“We have always emphasised that the FATF must remain apolitical, technical and impartial,” she said in response to whether a particular country was behind the long process.
The minister was also asked whether there had been any political motivation for keeping Pakistan on the “grey list” to which she replied that while the country had always emphasised the FATF should remain apolitical, certain countries were “involved” in trying to maintain Pakistan’s status on the list.
“A certain, singular country, at least that we all can name, has always tried to make this process a political one and been a spanner in the wheel, and to realise that we got this through consensus in the presence of that certain country … We have to be whiter than others but it shows how much we have achieved.”
While talking about the lessons that Pakistan had learnt, Khar said the message for the country was “never again”.
“Never again will we want to be part of any list that will require us to divert our attention from our national requirements to [international] reporting requirements. We never want to slip into this again. This is the biggest lesson.”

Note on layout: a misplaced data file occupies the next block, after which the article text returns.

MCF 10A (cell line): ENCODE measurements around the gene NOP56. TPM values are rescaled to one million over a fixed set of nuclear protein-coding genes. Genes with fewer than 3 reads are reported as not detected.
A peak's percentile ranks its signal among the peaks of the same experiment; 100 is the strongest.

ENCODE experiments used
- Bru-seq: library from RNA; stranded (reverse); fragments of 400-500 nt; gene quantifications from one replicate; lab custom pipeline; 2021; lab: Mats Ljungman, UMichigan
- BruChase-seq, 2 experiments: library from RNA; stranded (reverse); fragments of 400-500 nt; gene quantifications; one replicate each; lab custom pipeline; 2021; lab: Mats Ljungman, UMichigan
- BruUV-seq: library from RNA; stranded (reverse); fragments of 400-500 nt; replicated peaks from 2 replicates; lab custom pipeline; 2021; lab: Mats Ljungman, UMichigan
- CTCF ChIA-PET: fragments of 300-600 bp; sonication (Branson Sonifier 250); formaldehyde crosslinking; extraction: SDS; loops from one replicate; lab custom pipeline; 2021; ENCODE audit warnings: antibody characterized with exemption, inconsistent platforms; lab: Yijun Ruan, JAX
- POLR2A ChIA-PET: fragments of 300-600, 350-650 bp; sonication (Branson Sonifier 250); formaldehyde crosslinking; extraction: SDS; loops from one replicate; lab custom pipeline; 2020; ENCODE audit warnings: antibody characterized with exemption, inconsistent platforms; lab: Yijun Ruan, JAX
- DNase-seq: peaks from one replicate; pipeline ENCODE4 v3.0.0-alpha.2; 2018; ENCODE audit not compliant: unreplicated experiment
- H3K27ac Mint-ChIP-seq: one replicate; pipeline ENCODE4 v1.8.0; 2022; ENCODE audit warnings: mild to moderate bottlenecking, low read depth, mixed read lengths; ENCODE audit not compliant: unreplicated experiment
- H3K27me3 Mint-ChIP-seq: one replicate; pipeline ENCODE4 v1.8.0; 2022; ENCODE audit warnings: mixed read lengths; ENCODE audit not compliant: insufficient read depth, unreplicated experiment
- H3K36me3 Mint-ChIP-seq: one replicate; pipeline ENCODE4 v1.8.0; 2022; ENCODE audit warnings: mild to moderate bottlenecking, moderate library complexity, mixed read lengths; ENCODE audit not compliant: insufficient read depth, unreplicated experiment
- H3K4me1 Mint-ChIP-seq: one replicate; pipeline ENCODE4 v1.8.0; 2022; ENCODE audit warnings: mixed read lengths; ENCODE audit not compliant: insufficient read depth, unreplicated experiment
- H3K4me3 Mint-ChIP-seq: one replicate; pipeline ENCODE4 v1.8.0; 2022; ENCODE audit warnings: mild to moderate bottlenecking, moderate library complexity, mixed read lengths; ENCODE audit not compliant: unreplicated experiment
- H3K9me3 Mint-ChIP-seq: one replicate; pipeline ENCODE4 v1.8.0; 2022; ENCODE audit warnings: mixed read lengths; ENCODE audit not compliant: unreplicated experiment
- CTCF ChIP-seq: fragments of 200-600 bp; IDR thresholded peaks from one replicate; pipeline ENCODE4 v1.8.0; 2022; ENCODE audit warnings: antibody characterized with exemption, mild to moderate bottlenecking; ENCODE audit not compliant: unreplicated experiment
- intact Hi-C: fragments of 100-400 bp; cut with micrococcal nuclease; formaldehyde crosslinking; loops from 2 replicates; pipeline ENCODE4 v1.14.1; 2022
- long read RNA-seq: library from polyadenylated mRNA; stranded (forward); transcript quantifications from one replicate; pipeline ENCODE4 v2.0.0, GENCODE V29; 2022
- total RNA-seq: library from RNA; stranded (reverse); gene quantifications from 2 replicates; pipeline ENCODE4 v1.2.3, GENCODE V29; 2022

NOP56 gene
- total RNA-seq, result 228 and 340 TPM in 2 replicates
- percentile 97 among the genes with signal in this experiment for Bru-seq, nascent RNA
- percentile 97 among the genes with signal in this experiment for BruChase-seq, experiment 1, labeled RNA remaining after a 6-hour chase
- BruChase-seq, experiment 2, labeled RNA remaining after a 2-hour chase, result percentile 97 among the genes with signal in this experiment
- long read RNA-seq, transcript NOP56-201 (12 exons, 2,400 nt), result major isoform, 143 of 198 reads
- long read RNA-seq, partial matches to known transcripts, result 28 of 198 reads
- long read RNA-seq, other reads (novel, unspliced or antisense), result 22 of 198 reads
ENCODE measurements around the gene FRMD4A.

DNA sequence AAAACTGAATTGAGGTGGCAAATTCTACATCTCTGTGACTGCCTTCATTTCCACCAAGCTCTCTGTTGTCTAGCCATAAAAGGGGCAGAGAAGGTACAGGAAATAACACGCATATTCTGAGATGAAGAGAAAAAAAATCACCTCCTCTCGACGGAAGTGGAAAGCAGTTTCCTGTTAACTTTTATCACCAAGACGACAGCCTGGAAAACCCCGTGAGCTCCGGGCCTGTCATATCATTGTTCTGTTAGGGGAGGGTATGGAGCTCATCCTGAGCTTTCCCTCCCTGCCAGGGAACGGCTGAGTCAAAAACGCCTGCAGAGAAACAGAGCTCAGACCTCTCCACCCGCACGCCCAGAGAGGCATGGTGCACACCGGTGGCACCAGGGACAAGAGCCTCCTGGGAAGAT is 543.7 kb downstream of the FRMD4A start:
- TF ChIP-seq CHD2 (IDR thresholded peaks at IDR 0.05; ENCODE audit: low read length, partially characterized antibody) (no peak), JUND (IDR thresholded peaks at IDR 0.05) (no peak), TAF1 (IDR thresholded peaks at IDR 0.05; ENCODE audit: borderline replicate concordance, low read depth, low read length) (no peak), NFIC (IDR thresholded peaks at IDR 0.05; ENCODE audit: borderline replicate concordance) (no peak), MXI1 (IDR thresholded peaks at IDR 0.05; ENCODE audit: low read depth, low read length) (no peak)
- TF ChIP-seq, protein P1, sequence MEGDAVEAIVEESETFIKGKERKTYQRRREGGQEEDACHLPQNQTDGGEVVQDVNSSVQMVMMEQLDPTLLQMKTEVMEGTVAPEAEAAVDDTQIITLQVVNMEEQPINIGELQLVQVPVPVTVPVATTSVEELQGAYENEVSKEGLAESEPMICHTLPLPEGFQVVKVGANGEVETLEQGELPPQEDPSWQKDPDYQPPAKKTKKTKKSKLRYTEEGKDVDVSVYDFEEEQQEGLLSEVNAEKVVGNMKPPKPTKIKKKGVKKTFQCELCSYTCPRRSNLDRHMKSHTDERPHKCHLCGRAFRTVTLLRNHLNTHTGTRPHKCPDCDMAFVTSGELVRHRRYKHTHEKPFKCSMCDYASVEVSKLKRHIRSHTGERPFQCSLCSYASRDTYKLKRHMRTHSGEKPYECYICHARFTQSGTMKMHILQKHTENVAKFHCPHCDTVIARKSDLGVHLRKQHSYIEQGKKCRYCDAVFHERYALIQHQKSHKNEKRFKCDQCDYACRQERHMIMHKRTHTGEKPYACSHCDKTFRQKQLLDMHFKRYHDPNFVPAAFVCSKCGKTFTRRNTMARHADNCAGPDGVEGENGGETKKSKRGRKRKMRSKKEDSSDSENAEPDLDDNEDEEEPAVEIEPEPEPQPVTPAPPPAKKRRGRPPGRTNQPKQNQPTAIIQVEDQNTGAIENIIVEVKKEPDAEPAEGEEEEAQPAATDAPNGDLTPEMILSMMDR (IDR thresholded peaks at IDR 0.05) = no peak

Khar said that Pakistan had “of course raised” the “leaking” of FATF-related developments prior to the plenary’s conclusion. “There are very strong confidentiality rules. The FATF takes it very, very seriously. You are actually endangering the credibility of the country when you do that.”
While she did not name India herself, she said the “certain country you (reporter) have mentioned has been doing that openly and has been caught doing it”. Other countries understood that what had happened was incorrect, she added.
“I have no qualms in saying that there was political pressure on Pakistan. There was certainly a political angle to the elongated process and sky-high expectations from Pakistan. [We] did diplomatic engagement to neutralise the political angle because if a country builds an intensive campaign against you, you have to do it.”
She added that a report on India would also be made part of the FATF’s plenary in 2023.
When questioned about the role of allies, Khar said she believed Pakistan deserved the assistance of friendly countries because it had not only honoured its commitments but also “over-performed”. She declined to name the friendly countries but said her ministry would reach out to them.
“I want to emphasise that Pakistan has earned this through its sheer hard work, consistent, persistent work and a national approach to problem-solving.
“We did not let any one country make it political and for that, we maintained intensive engagement with friendly countries at all levels, including at the ministerial level.”
While announcing the watchdog’s decision yesterday, FATF President Dr Marcus Pleyer acknowledged the reforms implemented by the country, saying “they are good for the stability and security of the country”.
He, however, added that “Pakistan is not being removed from the grey list today. The country will be removed from the list if it successfully passes the on-site visit”.
Pleyer said Pakistan would have to ensure [during the visit] that it effectively tackled money laundering and funding of terrorist groups.